“No one ever gives us any psychosocial support. I think it does not even cross anyone’s mind of (society and government) that people like me need psychosocial support, as a WHRD I don’t get psychosocial support. I personally need psychosocial support. I have in the past handled many cases of dead bodies. I do not know where to get psychological support. We even have to go an extra mile by attending to victims who are severely injured but at our own cost. I am not sure of any mechanism to support the WHRDs within this community.
Blackmail is the act of threatening to reveal information about a person, unless the threatened party fulfils certain demands. The information is usually of an embarrassing or socially damaging nature. Blackmail can also take place alongside extortion, which often entails misuse of a position of power by making threats in order to obtain money, property or something of value to the victim. While extortion is a punishable offence in several countries, blackmail does not constitute a breach of law in many states.
Threats to privacy are often central to the experiences of blackmail by WHRDs. LGBTIQ activists and defenders of sexual rights in particular are prone to this form of abuse because of the confidentiality regarding their actual or assumed sexual orientation. In some instances, they have even been blackmailed by colleagues in the human rights and women’s movements to prevent them from raising issues relating to LGBTIQ rights, which are perceived as a threatening or divisive policy. It has been difficult to document these cases of blackmail that are intended to silence them because defenders do not report them.
After arrests have been made, bribes, blackmail and extortion are commonly used to buy freedom.
Sexual harassment is unwelcome attention of a sexual nature. It includes a range of behaviour from mild transgressions and annoyances to serious abuses, which can involve forced sexual activity. It is a manifestation of gender power relations, and is considered a form of sexual discrimination prohibited under the Universal Declaration on Human Rights and the CEDAW. It is also a form of abuse, sexually and psychologically, which is considered a punishable offence under criminal or labour regulations in many countries.
WHRDs are prone to this form of harassment because of their sex and, in many instances, because of their work. Many sexual harassment incidents take place in work environments that do not have codes of conduct and do not punish acts of harassment. Defenders have spoken of particularly difficult situations when they were sexually harassed by male colleagues in the human rights community. Some of them suffered sexual harassment from state authorities during arrests or detention. Worse, for defenders of sexual rights, it is presumed that they are immune to this abuse, or their work on sexual rights somehow solicits the harassment or makes it excusable.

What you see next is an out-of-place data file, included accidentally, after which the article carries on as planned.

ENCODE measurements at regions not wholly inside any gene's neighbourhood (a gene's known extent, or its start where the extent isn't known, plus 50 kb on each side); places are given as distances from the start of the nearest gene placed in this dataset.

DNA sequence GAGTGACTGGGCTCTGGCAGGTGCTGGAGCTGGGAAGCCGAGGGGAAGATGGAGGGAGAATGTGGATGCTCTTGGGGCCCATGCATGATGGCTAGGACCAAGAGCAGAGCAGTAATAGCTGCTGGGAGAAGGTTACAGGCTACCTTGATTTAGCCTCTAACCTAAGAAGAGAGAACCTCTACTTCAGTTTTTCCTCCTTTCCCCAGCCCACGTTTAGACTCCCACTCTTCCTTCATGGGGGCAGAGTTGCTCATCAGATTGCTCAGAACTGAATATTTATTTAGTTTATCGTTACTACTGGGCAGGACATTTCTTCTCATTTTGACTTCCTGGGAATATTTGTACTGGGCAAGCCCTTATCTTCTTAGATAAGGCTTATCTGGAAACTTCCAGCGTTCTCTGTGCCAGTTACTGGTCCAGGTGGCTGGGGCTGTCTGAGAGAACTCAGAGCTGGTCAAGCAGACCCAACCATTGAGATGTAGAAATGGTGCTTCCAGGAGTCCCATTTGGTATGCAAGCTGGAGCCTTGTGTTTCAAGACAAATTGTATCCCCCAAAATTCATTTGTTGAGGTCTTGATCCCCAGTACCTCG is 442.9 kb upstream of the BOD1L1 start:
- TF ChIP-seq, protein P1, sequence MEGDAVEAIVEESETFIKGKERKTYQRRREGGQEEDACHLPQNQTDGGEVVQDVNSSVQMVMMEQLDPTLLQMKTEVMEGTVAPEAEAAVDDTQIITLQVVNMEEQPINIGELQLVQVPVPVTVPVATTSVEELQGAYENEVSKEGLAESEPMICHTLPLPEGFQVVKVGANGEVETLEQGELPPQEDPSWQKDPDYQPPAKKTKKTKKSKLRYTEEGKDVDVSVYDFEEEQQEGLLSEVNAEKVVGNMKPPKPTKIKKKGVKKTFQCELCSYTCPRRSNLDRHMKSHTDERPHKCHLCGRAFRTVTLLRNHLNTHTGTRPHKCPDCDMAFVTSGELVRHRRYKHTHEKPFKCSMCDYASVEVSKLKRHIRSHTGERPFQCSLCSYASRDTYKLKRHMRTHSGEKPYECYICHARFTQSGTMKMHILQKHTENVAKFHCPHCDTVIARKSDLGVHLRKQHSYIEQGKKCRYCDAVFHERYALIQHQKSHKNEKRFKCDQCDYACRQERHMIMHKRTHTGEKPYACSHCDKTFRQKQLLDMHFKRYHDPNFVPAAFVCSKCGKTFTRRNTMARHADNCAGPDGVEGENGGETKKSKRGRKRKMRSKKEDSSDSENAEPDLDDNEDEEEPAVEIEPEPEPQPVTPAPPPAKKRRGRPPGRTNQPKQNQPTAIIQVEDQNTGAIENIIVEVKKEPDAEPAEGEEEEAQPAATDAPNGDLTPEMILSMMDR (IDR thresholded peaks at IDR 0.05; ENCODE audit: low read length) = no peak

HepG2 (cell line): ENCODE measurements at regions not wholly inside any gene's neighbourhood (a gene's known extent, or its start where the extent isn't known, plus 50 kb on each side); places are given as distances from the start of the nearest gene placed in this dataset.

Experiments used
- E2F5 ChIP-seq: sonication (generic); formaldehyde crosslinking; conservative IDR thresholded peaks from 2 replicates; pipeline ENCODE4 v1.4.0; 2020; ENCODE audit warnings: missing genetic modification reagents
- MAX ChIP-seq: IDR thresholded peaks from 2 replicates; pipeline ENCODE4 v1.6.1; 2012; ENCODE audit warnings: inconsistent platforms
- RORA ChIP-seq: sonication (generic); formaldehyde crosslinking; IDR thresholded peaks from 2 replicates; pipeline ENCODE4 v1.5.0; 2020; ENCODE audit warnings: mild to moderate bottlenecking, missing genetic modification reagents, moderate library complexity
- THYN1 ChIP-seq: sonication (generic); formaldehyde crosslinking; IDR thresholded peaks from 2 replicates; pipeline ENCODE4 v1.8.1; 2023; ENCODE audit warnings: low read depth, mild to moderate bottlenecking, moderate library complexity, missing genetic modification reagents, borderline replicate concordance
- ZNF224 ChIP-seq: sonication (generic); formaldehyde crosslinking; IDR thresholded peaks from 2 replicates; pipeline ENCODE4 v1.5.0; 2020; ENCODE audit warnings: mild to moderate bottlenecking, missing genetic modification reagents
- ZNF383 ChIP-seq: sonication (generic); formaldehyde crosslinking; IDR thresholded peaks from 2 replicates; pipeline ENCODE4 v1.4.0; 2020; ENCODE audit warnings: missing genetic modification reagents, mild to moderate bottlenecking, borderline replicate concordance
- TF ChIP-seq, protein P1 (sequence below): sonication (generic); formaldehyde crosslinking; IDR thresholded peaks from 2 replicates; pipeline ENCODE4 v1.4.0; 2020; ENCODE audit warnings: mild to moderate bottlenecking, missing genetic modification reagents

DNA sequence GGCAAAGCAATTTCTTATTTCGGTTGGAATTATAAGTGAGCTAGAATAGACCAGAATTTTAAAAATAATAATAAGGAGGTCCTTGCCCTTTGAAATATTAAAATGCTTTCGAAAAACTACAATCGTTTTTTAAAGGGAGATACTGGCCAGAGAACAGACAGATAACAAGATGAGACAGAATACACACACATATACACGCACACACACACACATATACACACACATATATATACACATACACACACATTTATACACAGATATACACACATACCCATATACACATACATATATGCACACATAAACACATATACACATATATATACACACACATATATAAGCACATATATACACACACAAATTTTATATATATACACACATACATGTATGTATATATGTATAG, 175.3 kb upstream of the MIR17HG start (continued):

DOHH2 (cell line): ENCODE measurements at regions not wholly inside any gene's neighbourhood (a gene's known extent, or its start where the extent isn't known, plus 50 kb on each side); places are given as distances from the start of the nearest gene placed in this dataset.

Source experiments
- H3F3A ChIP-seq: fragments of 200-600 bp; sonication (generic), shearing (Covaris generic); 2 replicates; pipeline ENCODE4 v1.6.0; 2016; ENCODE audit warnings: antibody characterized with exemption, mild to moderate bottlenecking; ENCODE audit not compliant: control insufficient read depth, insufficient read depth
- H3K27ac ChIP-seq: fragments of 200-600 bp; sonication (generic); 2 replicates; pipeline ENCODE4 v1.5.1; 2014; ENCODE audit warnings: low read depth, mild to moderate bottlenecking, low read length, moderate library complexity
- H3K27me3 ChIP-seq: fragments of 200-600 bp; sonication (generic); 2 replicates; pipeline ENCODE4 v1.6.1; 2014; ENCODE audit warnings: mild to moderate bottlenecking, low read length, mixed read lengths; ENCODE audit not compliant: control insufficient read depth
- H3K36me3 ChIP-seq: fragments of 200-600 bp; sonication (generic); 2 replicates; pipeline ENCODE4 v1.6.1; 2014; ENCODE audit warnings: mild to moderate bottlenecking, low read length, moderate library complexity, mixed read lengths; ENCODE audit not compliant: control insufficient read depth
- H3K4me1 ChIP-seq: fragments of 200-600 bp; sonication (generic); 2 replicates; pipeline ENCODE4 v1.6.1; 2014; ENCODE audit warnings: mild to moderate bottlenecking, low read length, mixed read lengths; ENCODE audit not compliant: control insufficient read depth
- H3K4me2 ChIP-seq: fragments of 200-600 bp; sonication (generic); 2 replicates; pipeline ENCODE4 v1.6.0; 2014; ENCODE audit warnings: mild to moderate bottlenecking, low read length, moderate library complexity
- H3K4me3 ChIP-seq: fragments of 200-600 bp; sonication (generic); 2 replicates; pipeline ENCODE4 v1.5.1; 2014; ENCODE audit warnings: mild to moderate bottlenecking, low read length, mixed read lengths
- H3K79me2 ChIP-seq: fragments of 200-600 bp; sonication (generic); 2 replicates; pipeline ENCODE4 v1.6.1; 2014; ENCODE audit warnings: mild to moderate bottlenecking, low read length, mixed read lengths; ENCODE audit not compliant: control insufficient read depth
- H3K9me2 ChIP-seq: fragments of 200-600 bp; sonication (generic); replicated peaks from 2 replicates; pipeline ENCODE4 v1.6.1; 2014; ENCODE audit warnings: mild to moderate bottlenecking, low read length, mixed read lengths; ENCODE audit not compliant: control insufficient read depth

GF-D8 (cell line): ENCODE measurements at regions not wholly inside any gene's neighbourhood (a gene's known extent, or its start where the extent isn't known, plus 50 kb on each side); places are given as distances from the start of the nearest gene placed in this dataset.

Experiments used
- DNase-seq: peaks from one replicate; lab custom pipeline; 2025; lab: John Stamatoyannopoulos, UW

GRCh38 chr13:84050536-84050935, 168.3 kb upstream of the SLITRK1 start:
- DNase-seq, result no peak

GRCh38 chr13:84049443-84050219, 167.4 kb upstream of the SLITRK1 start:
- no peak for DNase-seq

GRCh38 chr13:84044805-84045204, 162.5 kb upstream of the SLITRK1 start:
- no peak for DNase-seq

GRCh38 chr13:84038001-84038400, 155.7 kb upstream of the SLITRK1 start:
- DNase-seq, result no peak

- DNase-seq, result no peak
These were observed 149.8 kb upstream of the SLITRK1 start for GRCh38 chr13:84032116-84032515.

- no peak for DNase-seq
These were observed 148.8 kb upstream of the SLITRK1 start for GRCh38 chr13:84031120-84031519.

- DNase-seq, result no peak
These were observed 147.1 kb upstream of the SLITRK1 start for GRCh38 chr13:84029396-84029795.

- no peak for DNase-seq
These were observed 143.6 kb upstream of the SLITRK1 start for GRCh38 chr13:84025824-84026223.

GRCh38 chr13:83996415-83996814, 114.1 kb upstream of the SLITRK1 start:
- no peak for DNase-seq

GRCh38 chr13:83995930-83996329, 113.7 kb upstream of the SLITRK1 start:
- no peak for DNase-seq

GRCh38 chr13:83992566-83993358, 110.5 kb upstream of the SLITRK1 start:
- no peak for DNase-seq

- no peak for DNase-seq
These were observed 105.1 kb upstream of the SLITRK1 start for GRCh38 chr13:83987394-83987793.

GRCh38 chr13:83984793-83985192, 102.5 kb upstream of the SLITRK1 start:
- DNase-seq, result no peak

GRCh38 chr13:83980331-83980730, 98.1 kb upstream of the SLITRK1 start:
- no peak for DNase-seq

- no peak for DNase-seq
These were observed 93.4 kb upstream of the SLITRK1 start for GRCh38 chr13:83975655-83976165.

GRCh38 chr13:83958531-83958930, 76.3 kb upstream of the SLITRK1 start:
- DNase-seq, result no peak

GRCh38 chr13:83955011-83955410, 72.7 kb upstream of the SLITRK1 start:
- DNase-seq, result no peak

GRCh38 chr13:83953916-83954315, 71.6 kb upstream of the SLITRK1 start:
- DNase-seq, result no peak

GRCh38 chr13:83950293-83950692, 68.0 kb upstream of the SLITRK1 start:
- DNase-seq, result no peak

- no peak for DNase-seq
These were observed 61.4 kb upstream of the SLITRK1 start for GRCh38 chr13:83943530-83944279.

Sexuality-baiting is the strategic use of negative ideas about sexuality. It is expressed in verbal attacks against women defenders to silence, intimidate, humiliate or embarrass them, with the intention of discouraging and inhibiting their organising. This form of baiting strategically manipulates prejudices about women’s gender roles and sexuality in order to achieve a political end. It is designed to challenge the credibility of individual activists and inhibit or destroy their organisations, networks and political agendas. Women who defend a range of rights are subjected to this practice. It is not only sexual rights activists who are targeted in this way. Allegations used often have something to do either with sexuality itself, or the reproductive role of women in society.
WHRDs are labelled ‘bad women’ or ‘bad mothers’, ‘unnatural’, ‘abnormal’ or ‘deviant’, ‘frigid’, ‘infertile’, ‘man-haters’ or ‘witches’. In certain circumstances, they are accused of promoting ‘Western’ or ‘alien’ cultures, being anti-religion and being responsible for the break-up of families or threatening the state.
Urban settlements are characterised with communities where people believe in cultural and religious norms which make them believe that a woman’s role in society is to build a family and no being on the frontline of issues affecting the society.
Slander is defamation expressed in spoken words, signs or gestures, and intended to injure the character or reputation of the person defamed. Slander can be sexual or otherwise personal in nature. Slander, labelling and other forms of vilification are used as a means of destroying the public image and reputation of WHRDs. The aim is to undermine or to cast doubts on their credibility, integrity and character in order to disempower them. In some countries, slander and other attacks against reputation are considered criminal offences. Defenders are also protected from these abuses under Article 12 of the UN Declaration on Human Rights Defenders.
Many WHRDs in the urban settlements have been branded names like “prostitute” and “bad mother” for standing their ground on protecting human rights.
The line between freedom of speech and incitement to violence can be a controversial one. Some states punish hate speech, while others choose not to restrict freedom of speech. Hate speech is a pronouncement used to degrade, intimidate or incite violence or prejudicial action. It can include calls for physical violence aimed at targeting individuals or specific groups. Community leaders, including but not limited to religious or political officials, are sometimes responsible for using hate speech to bolster their political agendas. It can put WHRDs at extreme risk, since it can foster a political or cultural climate that could lead perpetrators to believe attacks would be justified and go unpunished.
Stigmatisation and imposed restrictions from the family or community are serious constraints that WHRDs face in their work. Women defenders and LGBTIQ activists have experienced being stigmatised because of their gender, sexual orientation or identity. Some of them have been pressured to choose between living in isolation from their family or loved ones, or abandoning their activism and returning to their ‘traditional gender roles’. Powerful actors in the community or members of the family are often behind these acts; and the state treast these abuses either with indifference or tolerance.